Mardan (Pakistan) (AFP) – In the blazing early morning sun in northwestern Pakistan, Sadria Hussain reaches for a refrigerator full of polio vaccines. Watching over her and her colleague, a policeman with a rifle gazes at the horizon.
They begin a door-to-door campaign in the suburbs of Mardan, to convince parents to allow their children to be given the pink and bitter drops of the vaccine against polio, a virus that invades the central nervous system and can cause irreversible paralysis. .
Pakistan is one of only two countries in the world, with Afghanistan, where the polio virus remains endemic. But it celebrates this Thursday, for the first time in its history, a year without any case being registered.
The last infection in Pakistan, a country of 220 million inhabitants, dates back to January 27, 2021.
For the disease to be considered eradicated, three years are necessary without cases.
But in a country where vaccination collides with persistent suspicions and where attacks against teams in charge of vaccinating children are frequent, overcoming the year is already a success.
In Khyber Pakhtunkhwa province, where Mardan is located, vaccinators are sometimes attacked by militants from Tehreek-e-Taliban Pakistan (TTP), the Pakistani Taliban.
“Life or death is in the hands of God,” says Sadria, walking through a labyrinth of high-walled houses. “We have to come,” she tells AFP defiantly. “We can’t give up just because it’s hard,” he adds.
The TTP, a movement distinct from the Afghan Taliban but sharing common roots with them, plunged Pakistan into a period of intense violence after its formation in 2007.
It killed tens of thousands of Pakistani civilians and members of the security forces in less than a decade, and controlled the northwestern tribal areas on the border with Afghanistan, before being evicted as of 2014.
The TTP recovered from the summer of 2020 and, encouraged by the return to power of the Taliban in Afghanistan, later increased attacks in Pakistan, less bloody than in the past and mainly against the security forces.
Police officers accompanying polio vaccination teams are considered victims. On Tuesday, one of them was killed in Kohat, 80 km southwest of Mardan.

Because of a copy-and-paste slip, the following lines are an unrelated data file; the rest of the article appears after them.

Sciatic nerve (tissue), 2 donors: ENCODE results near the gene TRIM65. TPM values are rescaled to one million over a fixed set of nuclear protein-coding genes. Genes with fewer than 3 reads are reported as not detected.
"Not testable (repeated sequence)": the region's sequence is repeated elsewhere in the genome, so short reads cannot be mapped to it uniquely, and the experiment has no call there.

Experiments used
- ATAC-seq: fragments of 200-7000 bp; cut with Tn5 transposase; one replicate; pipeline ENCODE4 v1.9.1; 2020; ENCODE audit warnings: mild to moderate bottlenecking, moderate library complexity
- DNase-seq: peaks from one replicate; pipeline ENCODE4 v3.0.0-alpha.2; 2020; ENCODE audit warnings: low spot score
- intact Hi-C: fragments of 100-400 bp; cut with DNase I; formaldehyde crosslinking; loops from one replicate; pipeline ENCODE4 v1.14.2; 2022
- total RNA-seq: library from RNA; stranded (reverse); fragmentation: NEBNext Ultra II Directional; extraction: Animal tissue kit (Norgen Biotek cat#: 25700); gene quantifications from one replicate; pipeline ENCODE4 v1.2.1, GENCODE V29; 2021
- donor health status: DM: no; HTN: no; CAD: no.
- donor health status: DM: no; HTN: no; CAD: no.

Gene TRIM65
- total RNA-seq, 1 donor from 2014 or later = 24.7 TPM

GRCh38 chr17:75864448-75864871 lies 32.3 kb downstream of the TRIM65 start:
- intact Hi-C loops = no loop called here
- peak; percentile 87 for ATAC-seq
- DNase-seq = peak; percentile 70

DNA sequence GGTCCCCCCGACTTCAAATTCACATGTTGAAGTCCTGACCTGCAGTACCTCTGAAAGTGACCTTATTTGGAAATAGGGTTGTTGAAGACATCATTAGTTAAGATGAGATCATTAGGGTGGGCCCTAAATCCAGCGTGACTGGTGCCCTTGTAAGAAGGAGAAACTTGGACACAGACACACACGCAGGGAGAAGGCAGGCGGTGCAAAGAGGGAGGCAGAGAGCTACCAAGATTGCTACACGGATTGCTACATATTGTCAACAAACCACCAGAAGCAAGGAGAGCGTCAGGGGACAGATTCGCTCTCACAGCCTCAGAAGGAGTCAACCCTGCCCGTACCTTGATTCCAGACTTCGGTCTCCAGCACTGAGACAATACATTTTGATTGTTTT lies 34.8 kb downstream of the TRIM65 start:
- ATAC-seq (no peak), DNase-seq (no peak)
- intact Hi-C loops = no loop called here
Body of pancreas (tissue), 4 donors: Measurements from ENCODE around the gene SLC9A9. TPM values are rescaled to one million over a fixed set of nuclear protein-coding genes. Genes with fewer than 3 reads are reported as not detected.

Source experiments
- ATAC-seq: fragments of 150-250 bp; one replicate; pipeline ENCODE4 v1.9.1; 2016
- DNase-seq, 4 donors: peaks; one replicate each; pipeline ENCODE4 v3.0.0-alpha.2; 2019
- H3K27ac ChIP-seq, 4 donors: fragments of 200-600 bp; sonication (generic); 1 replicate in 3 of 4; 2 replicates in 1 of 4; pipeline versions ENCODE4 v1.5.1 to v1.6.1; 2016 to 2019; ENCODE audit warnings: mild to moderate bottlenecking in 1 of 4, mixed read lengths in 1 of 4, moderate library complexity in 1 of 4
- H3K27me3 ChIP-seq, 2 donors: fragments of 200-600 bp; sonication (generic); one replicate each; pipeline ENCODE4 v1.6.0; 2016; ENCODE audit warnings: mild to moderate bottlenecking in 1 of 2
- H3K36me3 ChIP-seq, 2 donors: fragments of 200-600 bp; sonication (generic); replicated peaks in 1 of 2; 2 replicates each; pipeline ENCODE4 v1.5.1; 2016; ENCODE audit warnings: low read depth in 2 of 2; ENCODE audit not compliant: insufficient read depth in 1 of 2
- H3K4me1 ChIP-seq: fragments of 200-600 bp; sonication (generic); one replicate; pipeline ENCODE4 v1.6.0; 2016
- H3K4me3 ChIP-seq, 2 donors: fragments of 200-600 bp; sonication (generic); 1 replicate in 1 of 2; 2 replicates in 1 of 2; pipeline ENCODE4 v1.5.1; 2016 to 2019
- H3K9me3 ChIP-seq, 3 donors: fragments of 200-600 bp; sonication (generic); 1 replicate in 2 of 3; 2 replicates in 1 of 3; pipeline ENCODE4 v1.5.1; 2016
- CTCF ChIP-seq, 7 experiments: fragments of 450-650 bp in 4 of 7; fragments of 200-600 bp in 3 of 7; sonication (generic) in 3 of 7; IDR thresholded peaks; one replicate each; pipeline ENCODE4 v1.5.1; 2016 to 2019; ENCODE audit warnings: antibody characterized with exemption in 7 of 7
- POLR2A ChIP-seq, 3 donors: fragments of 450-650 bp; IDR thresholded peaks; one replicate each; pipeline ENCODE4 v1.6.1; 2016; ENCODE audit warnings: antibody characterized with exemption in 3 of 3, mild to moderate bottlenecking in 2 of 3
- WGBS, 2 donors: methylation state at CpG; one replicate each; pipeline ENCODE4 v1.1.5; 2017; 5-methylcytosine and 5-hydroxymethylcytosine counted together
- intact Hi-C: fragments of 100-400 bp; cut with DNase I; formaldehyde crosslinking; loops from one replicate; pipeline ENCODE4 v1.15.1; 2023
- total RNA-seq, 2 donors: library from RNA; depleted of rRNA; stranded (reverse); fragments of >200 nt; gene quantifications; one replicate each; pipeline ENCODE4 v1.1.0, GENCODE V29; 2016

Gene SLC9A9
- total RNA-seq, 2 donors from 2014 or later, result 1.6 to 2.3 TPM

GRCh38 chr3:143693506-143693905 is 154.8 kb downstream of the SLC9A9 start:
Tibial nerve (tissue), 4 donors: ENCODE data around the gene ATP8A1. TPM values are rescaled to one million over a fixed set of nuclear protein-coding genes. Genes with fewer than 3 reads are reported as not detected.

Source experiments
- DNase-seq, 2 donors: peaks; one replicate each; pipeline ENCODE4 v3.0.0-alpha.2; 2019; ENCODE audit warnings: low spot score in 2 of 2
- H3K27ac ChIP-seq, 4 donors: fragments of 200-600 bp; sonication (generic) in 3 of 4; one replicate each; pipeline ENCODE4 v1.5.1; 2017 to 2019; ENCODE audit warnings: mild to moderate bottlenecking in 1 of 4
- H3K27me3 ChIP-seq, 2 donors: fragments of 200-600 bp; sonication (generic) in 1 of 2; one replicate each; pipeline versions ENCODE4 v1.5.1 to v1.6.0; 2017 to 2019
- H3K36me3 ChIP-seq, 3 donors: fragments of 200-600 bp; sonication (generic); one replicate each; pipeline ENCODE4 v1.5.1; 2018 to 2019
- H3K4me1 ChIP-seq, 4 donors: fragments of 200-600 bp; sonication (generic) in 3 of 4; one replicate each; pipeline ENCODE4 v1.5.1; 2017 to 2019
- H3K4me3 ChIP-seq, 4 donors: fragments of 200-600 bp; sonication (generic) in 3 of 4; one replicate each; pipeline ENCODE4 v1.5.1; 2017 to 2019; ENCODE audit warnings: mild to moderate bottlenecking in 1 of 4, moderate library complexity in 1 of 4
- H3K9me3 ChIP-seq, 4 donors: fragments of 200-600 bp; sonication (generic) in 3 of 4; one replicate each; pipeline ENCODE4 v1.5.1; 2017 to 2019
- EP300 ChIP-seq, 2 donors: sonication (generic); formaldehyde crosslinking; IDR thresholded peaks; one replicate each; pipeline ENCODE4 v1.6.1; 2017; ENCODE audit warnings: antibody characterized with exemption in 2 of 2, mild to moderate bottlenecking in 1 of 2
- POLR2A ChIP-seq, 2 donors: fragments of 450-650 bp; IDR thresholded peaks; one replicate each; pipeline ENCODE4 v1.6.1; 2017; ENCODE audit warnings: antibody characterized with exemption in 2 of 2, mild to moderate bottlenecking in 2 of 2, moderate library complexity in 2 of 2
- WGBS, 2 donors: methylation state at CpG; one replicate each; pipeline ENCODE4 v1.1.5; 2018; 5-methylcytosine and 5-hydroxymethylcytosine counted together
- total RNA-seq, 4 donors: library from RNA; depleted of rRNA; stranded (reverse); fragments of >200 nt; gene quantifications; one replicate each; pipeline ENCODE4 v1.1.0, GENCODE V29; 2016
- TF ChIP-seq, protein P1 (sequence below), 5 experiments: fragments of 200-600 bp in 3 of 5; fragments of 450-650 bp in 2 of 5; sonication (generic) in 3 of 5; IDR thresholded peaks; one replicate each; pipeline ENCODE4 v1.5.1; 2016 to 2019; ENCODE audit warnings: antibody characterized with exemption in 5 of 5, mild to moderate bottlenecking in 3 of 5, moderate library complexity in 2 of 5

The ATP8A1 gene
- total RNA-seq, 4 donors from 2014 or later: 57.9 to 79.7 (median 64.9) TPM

According to the Pakistani press, more than 70 polio vaccinators have died since 2012, mainly in Khyber Pakhtunkhwa.
However, a TTP spokesman told AFP that the movement has never attacked vaccinators and that its target is the security forces. “They will be targeted wherever they are and work,” he said.
“They are very easy targets,” admits Habib Ullah Arif, chief administrative officer at Mardan.
According to him, the fight against the virus is intermingled with Islamist militants. “There is only one idea: we will defeat polio, we will defeat militantism,” he said.
“A Complex Situation”
Vaccination campaigns have existed since 1994 in Pakistan. About 260,000 vaccinators are employed, and campaigns are launched regularly by region.
But mistrust of medical teams is sometimes common in rural areas. “In some parts of Pakistan, vaccination was seen as a Western plot,” says Shahzad Baig, head of the national eradication program.
The theories spread by religious ultraconservatives are multiple: that the vaccinators are spies, the vaccines cause infertility or contain pork, which is prohibited by Islam.
The first idea was fed by the organization of a false vaccination campaign by the CIA to find the head of Al Qaeda, Osama bin Laden, who died in 2011 in Abbottabad (north).
The porous border with Afghanistan, where the TTP has its rearguards, also favors the circulation of polio. “When it comes to the virus, Pakistan and Afghanistan are one country,” says Baig.
In Mardan, the ten teams of two vaccinators and an armed policeman continue to work door to door. They mark the date of their passage with chalk and dip the children’s fingers in indelible ink to indicate that they are vaccinated.
“Fear is always on our minds, but we must do something for our country,” says Zeb-un-Nissa, a vaccinator. “We must eradicate this disease.”
© 2022 AFP